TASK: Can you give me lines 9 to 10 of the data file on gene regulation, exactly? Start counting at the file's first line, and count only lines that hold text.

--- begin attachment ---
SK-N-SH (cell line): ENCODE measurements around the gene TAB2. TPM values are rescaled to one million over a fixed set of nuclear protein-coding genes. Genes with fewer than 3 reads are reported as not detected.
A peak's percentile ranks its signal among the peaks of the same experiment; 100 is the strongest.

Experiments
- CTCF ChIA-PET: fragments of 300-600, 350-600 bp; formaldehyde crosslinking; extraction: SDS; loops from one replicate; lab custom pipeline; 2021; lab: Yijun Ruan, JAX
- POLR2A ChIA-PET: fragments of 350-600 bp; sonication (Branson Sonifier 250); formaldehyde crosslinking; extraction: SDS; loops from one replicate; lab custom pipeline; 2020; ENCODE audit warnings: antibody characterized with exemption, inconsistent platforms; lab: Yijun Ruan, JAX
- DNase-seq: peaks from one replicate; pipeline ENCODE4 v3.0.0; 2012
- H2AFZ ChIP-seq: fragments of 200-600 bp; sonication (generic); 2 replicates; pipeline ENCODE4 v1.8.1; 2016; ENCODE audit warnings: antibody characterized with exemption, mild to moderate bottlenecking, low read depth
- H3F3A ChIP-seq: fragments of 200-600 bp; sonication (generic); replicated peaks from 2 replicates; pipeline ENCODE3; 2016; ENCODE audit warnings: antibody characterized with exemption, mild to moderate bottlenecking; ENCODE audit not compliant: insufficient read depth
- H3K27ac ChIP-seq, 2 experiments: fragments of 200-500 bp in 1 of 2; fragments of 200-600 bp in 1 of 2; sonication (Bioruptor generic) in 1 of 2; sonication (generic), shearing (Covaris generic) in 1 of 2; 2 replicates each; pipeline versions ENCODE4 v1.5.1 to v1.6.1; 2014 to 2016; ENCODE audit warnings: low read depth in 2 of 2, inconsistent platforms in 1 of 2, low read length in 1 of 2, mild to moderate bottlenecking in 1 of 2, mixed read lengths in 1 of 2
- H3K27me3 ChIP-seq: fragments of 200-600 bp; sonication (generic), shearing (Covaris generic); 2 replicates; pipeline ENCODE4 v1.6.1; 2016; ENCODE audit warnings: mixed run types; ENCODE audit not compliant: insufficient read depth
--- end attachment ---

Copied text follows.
- H3K27ac ChIP-seq, 2 experiments: fragments of 200-500 bp in 1 of 2; fragments of 200-600 bp in 1 of 2; sonication (Bioruptor generic) in 1 of 2; sonication (generic), shearing (Covaris generic) in 1 of 2; 2 replicates each; pipeline versions ENCODE4 v1.5.1 to v1.6.1; 2014 to 2016; ENCODE audit warnings: low read depth in 2 of 2, inconsistent platforms in 1 of 2, low read length in 1 of 2, mild to moderate bottlenecking in 1 of 2, mixed read lengths in 1 of 2
- H3K27me3 ChIP-seq: fragments of 200-600 bp; sonication (generic), shearing (Covaris generic); 2 replicates; pipeline ENCODE4 v1.6.1; 2016; ENCODE audit warnings: mixed run types; ENCODE audit not compliant: insufficient read depth